Introduction: Brass Pen

I've wanted to make my own everyday-use pen for a while now, and finally decided to do it when I came upon a stash of brass rods in the shop.

The ink cartridges I'm using were cannibalized from my favorite pens, Uni-ball's 0.38mm Signo pens. I adore these, so I opted to build the pen around these cartridges instead of using a more standard sizing.

Materials

- 3/8" brass rod (two 3.5" long pieces)

- pen cartridge of your choice

Tools

- Lathe

- Knurling tool (optional)

- Drill bits, 5/16" taps and dies

- Calipers

- Hacksaw (optional)

Step 1: Reverse-Designing a Pen

If you're making a pen to fit a standard cartridge, the barrel and taper dimensions are available on the internet.

Since I was designing mine around a specific cartridge, I took measurements on the workbench instead. (And ended up making a test pen)

The biggest limitation in my design was the length of my drill bits. I chose to make a two-part pen that screwed together, with the mating line hidden right behind a knurled grip. Knurls in this pen serve several functions: grip surface, aesthetics, and hiding any differences in diameter between my front and back halves.
But 99% aesthetics. I love knurls.

Step 2: Shaping the Front Half

After selecting a comfortable-sized brass rod and cutting it to rough front and back halves, I stuck the front half in the lathe and faced it flat. I then set a taper angle (originally a 20 degree taper but I later decided 10 degrees looked nicer.)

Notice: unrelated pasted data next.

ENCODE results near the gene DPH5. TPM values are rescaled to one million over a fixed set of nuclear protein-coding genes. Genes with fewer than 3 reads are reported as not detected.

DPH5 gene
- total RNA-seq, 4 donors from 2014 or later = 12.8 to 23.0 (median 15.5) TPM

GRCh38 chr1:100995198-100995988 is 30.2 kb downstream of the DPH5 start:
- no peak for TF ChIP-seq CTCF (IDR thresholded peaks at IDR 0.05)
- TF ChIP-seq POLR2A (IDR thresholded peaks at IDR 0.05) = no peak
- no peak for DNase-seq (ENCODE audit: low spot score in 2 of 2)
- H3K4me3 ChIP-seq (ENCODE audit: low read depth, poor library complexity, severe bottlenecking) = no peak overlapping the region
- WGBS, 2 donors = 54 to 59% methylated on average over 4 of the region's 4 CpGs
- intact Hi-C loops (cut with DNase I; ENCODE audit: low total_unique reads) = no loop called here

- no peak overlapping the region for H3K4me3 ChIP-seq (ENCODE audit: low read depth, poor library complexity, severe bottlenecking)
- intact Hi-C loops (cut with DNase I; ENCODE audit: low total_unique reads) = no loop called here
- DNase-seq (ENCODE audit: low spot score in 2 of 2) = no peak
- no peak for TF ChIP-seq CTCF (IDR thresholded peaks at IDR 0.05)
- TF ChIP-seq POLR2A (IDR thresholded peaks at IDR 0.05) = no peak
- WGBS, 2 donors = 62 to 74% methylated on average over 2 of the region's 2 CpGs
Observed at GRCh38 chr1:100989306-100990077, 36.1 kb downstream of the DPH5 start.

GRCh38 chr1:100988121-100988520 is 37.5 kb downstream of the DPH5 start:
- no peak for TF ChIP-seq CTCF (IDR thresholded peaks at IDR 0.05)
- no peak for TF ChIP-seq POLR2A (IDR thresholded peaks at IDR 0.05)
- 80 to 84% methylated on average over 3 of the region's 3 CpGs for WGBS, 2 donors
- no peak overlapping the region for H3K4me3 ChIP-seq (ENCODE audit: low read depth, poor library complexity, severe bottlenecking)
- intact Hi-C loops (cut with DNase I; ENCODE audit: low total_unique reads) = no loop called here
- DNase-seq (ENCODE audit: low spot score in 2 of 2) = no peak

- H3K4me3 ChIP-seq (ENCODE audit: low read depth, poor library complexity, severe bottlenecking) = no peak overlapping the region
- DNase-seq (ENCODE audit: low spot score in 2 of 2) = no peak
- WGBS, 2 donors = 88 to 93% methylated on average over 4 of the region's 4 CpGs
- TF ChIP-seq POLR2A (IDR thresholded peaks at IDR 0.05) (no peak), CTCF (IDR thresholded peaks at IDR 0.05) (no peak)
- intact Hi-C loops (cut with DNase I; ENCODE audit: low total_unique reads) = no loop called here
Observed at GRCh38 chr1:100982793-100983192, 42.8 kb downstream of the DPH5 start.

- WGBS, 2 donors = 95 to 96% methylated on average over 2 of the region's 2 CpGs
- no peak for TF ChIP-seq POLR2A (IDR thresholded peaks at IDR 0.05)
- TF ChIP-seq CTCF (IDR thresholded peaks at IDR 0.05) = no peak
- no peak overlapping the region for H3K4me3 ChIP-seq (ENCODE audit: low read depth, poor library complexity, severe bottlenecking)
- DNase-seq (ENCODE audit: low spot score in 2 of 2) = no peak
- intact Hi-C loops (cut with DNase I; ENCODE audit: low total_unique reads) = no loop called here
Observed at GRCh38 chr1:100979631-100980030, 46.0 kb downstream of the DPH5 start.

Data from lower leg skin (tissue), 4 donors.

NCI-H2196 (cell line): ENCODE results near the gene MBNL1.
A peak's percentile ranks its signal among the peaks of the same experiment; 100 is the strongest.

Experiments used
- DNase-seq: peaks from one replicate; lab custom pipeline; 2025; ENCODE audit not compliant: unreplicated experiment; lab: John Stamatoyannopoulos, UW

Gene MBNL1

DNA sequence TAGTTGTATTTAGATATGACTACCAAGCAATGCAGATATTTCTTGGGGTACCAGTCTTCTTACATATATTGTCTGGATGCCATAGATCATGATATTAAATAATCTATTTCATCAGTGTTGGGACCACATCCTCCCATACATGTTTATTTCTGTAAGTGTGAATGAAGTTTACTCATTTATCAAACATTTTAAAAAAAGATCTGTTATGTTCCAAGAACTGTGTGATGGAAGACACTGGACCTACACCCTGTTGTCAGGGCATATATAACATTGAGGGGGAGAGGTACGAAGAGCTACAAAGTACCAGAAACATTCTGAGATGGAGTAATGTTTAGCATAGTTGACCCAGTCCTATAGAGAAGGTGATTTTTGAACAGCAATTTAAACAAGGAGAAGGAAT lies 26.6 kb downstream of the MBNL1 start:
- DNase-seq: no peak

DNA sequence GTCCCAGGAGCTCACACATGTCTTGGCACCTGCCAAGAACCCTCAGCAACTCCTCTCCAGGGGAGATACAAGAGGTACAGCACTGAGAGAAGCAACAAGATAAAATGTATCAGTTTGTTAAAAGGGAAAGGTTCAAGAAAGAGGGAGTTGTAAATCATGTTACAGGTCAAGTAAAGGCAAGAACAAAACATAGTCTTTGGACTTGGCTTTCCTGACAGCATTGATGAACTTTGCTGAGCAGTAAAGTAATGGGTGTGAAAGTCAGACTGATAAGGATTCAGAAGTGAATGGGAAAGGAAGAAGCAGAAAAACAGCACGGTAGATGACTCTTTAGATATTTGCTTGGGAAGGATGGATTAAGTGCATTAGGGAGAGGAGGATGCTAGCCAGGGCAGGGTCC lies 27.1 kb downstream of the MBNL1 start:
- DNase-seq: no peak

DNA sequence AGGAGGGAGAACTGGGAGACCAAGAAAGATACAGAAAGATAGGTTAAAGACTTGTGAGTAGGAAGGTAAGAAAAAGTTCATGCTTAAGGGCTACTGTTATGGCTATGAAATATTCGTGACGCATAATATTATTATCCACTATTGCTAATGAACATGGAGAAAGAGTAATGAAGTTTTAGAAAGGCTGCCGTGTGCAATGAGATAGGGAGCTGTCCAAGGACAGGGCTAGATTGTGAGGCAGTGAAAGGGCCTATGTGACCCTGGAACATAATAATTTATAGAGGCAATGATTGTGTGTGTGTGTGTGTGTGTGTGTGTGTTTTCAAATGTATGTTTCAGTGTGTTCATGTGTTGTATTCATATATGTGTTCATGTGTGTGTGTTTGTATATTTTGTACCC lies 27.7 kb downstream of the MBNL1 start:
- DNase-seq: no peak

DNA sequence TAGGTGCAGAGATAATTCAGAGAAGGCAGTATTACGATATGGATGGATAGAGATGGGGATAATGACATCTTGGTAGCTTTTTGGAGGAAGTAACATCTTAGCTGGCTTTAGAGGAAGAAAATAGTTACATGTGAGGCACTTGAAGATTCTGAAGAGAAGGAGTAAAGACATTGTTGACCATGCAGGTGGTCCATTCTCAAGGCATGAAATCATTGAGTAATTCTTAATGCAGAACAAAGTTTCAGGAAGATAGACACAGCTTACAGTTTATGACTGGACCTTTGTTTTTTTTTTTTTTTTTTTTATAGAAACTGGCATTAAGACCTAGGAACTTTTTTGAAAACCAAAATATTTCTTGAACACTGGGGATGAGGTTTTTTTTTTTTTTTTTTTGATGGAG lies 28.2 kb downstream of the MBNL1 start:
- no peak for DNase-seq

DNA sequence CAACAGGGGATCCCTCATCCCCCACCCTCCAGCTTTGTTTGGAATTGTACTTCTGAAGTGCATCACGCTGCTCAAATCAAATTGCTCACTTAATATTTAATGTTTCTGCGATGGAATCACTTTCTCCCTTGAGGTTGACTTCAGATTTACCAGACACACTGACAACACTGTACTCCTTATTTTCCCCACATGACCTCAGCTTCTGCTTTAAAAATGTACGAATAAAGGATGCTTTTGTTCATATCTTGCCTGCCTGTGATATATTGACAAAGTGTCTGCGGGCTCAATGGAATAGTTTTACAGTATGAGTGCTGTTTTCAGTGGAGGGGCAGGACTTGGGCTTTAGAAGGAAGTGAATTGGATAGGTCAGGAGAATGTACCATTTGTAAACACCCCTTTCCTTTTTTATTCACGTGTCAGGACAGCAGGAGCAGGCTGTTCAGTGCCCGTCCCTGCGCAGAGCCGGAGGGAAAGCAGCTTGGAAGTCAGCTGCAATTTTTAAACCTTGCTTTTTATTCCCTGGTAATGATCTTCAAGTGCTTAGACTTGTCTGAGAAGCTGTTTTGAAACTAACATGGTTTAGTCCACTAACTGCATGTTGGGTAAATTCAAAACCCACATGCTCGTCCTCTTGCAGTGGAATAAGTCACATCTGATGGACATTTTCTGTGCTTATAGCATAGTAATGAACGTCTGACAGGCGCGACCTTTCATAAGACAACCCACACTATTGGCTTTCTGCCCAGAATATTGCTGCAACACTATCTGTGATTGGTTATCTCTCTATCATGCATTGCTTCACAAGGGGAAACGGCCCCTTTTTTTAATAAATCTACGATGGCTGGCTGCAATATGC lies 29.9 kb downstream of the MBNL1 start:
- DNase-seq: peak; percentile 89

After making the rough passes, I rotated the turning tool nearly parallel to the part to make a finish pass. Then I made knurls!

Step 3: Drilling Out the Barrel

Once the outside is complete, turn the part around to drill through the back.

I first started with a 1/4" drill bit to accept the tap, then used successively smaller bits to fit the contours of the ink cartridge. I allowed roughly 200-micron clearance, which worked fine. Your mileage may vary depending on the metal you use.

After tapping the threads on the lathe, I removed the part and hacksawed off the section of brass that was clamped in the jaws.

Step 4: Machining the Back Half

The procedure for the back half starts off the same way; then I turned down a smaller cylinder and cut threads with a die. You definitely want to form the threads before drilling holes, otherwise you will be either working with fragile threads or run the risk of squashing/bending your part!

There ended up being a 0.07" difference in diameter between my part, but the raised contours of the grip ensure that only I would notice.

Step 5: Finished!

Everything should screw together nicely, and can be easily disassembled when you need to refill!

I ended up needing a longer back-piece than I had originally anticipated, so part of my clamping-scrap ended up in the final pen. I hid the toolmarks with more knurls and some artistic tapers.

I really like the weight of this pen, as well as the shininess and the knurls. It is comfortable to hold and use for extended periods of time, and has already served as a conversation starter.

After two weeks of near continuous use and indiscriminately dropping it in every bag and pocket, I definitely want to make a cap for this soon.

I hope this has provided you with ideas for your own projects.

Comments

author
DIY Hacks and How Tos (author)2015-07-27

That looks really good. It would be perfect for anyone who likes steampunk.

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